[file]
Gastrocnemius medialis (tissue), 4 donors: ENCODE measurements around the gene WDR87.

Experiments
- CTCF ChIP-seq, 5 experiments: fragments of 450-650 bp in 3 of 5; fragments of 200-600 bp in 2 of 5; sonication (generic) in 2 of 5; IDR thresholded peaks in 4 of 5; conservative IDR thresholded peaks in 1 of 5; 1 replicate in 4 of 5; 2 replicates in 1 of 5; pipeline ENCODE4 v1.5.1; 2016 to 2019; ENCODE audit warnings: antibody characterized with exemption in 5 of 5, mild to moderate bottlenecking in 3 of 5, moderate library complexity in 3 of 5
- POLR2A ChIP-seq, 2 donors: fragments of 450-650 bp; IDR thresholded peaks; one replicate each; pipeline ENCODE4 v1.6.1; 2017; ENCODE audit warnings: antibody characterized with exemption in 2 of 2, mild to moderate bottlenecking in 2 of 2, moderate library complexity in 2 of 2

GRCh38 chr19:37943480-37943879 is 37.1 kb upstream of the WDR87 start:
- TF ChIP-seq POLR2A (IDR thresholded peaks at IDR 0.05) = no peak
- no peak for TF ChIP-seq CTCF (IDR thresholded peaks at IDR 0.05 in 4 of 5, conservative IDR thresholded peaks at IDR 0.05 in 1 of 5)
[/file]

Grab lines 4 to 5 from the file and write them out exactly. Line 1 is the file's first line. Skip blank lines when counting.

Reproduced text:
- POLR2A ChIP-seq, 2 donors: fragments of 450-650 bp; IDR thresholded peaks; one replicate each; pipeline ENCODE4 v1.6.1; 2017; ENCODE audit warnings: antibody characterized with exemption in 2 of 2, mild to moderate bottlenecking in 2 of 2, moderate library complexity in 2 of 2

GRCh38 chr19:37943480-37943879 is 37.1 kb upstream of the WDR87 start: